Jan 23, 2023
The climate and health impacts of black carbon are driving the marine industry to make changes. The solution to the challenge is found in Valmet’s first-of-a-kind technology: a wet electrostatic precipitator (WESP).
While the world focuses on greenhouse gases like carbon dioxide and methane, black carbon has stayed under the radar. Its serious impact on human health and the environment cannot be overstated, and marine regulations are set to respond. To reduce black carbon and other particulate emissions, Valmet has developed a new product in cooperation with AWS: a wet electrostatic precipitator (WESP).
“The cruise industry is already unwanted in some ports because of the plumes coming from the stack,” explains Timo Lamminen, Product Sales Manager, Valmet. “Owners have invested in a costly scrubber system to reduce SOx emissions to the level of low sulfur fuels, while still being able to use less expensive heavy fuel oil (HFO). To avoid the formation of a visible plume, they are forced to stop the scrubbers and switch to more expensive low-sulfur fuel oils when in port areas.”
The International Maritime Organization (IMO) has also banned the use of HFO in Arctic waters from mid-2024, and this will likely result in a switch to marine gasoil, which may result in even higher black carbon emissions. “Not all shipowners know about this yet, and they may face huge pressure from environmental groups,” explains Juha Jokiluoma, Product Manager at Valmet.
“WESP has been used for decades in land-based industries, but this is the first time it has been applied to maritime shipping. Because there’s no marine regulation for particulate emissions, it hasn’t been necessary to reduce hazardous emissions like black carbon – the soot formed from the incomplete combustion of fossil fuels. But that’s set to change,” notes Jokiluoma.
In a pilot test, WESP with a marine scrubber reduced particulate emissions by up to 99 percent.
In a pilot test performed for Valmet by VTT Technical Research Centre of Finland, which has extensively studied black carbon, the use of WESP with a marine scrubber reduced particulate matter emissions from marine diesel engines by up to 99 percent.
“Both WESP and the scrubbers will eventually be operated via the new DNA User Interface or existing Valmet DNA, and the process parameters, including measured emissions, can be monitored online,” says Lars-Edin Svaasand, Product and Development Manager, Marine, Valmet.
“The browser-based technology means that all information is accessible in an easily understood overview page from anywhere on board or in the offices onshore. For example, a cruise line can get updated top-level information from each ship, track if they are in an area with strict emissions control and then optimize accordingly. They can also easily export and report data to any relevant authorities,” emphasizes Svaasand.
“With the Arctic thawing and opening new routes for vessels, a spike in black carbon emissions will only increase the ice and snow melting process because it efficiently absorbs sunlight. Its ultrafine particles are also associated with premature death and lung cancer,” warns Kati Lehtoranta, Senior Scientist at VTT.
“The IMO should be moving forward to limit emissions now that a definition for black carbon and three measurement methods have been agreed. It’s also easier to write regulations when there are technologies that offer a solution,” she states.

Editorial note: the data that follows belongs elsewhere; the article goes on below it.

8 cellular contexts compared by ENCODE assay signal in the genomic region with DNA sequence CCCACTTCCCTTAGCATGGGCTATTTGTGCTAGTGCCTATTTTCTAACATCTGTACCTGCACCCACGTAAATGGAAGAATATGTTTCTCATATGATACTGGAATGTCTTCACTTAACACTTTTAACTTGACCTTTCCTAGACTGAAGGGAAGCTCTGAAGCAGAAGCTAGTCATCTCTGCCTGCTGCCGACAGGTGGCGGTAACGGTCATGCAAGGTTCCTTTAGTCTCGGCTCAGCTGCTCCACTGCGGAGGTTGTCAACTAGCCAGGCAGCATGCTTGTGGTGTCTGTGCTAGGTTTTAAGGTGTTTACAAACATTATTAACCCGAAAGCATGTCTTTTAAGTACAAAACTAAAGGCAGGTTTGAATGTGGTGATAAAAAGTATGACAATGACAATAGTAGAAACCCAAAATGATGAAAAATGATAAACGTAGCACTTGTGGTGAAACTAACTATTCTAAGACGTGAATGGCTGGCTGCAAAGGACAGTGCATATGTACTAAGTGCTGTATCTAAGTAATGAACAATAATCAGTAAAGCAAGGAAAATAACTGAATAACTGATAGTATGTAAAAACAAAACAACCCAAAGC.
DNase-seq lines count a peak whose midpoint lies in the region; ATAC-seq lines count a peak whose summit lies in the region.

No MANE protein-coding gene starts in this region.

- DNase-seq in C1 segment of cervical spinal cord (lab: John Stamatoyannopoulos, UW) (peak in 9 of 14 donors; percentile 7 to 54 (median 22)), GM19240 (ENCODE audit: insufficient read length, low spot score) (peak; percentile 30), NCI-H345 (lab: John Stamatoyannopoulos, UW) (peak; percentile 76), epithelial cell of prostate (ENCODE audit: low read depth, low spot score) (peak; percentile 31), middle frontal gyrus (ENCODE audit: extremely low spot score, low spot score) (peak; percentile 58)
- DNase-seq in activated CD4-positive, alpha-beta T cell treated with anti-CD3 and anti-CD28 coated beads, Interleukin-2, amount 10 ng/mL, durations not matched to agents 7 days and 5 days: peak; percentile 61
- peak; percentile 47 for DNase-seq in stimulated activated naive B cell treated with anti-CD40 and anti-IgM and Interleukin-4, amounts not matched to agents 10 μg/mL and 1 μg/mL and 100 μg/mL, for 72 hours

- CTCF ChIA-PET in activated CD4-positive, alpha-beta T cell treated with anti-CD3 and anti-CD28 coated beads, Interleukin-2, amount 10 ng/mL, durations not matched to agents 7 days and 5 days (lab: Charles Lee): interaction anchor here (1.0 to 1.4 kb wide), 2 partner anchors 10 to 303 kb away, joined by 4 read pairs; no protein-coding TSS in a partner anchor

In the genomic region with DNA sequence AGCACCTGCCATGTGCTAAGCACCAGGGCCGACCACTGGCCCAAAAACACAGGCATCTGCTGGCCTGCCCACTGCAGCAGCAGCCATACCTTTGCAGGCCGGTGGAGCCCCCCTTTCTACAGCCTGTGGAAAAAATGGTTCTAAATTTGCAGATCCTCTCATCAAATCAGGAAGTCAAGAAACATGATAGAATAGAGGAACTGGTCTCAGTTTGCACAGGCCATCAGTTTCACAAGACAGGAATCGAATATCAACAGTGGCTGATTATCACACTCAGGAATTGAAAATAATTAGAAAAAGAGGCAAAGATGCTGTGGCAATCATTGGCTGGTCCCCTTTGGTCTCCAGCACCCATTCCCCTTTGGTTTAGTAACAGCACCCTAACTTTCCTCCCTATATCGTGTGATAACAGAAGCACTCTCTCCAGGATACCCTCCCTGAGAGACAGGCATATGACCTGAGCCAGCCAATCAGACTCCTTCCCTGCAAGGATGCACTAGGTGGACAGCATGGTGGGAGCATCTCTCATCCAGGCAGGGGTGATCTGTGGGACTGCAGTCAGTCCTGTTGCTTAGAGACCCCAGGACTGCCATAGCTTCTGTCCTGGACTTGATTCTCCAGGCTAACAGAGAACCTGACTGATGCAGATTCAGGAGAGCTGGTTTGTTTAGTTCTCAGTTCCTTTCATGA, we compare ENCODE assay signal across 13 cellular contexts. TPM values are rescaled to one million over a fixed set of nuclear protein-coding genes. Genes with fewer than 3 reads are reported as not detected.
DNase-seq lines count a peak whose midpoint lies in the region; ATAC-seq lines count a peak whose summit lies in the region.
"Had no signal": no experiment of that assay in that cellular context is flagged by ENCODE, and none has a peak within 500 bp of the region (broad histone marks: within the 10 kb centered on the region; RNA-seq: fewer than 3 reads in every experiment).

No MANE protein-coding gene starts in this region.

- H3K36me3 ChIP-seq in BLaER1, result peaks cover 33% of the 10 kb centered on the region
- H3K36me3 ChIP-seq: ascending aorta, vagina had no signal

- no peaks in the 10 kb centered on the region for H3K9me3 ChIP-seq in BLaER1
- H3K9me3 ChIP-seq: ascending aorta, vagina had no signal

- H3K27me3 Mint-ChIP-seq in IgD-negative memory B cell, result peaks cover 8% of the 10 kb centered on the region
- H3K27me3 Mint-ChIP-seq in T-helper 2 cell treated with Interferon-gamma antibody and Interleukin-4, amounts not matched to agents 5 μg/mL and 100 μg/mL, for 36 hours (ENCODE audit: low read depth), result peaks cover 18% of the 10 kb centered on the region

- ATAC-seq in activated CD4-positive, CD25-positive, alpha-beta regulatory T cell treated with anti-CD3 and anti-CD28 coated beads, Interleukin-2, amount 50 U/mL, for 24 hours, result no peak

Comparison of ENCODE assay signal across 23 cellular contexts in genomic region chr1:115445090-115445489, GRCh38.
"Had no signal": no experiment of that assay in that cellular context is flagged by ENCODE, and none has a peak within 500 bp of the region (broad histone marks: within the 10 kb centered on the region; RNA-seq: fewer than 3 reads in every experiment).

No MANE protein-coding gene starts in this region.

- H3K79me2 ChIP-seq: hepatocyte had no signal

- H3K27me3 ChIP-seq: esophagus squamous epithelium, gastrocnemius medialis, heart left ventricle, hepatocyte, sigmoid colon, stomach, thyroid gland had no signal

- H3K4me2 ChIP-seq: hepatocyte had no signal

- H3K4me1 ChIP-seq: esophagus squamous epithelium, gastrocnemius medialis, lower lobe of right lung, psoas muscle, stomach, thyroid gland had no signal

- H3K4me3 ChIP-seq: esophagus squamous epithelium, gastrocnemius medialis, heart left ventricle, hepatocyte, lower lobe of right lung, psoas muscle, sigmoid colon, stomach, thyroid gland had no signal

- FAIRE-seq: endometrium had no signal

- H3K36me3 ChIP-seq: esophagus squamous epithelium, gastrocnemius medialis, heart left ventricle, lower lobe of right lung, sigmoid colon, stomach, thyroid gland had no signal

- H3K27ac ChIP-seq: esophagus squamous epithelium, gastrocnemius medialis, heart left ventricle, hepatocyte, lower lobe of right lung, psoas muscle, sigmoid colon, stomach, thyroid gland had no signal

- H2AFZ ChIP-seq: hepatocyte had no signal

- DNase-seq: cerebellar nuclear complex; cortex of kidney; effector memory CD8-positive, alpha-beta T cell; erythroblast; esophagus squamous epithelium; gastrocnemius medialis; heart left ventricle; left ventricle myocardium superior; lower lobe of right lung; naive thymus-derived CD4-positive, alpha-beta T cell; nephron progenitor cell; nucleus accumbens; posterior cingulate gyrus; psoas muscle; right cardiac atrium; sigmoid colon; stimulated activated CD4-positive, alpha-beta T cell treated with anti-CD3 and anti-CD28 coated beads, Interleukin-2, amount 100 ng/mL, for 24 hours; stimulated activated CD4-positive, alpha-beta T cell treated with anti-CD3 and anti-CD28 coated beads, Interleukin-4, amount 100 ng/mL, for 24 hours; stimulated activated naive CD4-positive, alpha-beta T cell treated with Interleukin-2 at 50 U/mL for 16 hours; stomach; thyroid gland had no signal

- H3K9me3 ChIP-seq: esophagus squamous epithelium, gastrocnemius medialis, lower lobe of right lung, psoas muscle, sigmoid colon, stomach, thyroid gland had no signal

For Jokiluoma, the path to legislation will mirror the introduction of scrubbers: “The Baltic, US–Canada coastline and Caribbean were regulated first because cruise ships operate there. It then became a global regulation,” Lamminen agrees, adding, “It’s our duty to achieve emission-free shipping – otherwise we won’t have a planet.”
Text Asa Butcher
Valmet’s WESP unit captures exhaust gas and other harmful emissions by generating a strong electrical field that ionizes particulate matter, which then migrates towards the surfaces of the collector tubes with water droplets.
Periodical flushing of the wet effluent maintains the system’s high performance – this can be accomplished with the use of an existing Sox scrubber’s discharge water or treated separately in a dedicated water treatment system.
Valmet’s concept to create more eco-friendly shipping by simultaneously installing both a closed-loop marine scrubber and a WESP had never been attempted before. To support this goal, a partner was needed to research, pilot test, and configure the setup. The natural choice was VTT.
The Finnish state-owned research and technology organization has worked closely with many of Valmet’s business units and has been engaged in marine-related black carbon research for over a decade.
“We’ve previously studied different technologies that looked to reduce black carbon emissions, but this was the first time we’ve tested a combination of heavy fuel oil (HFO) and a scrubber. When it comes to science, we remain neutral. However, that doesn’t mean we aren’t excited about the work we do, especially on a project like this that had extremely good results,” says Jaakko Kuusisaari, Customer Account Lead at VTT.
In varying conditions imitating real-life sea operations, particle matter (PM) emissions decreased by more than 98.5 percent, both in terms of number and mass, while black carbon emissions decreased by more than 99 percent, even in HFO use at moderate and high loads. A lower engine load (30 percent) saw a higher PM reduction at over 99 percent and black carbon reduction at over 99.5 percent.
The PM emission results not only complied with EU regulations Stage V and Euro VI but were well below the typical emission limits used in land-based industries.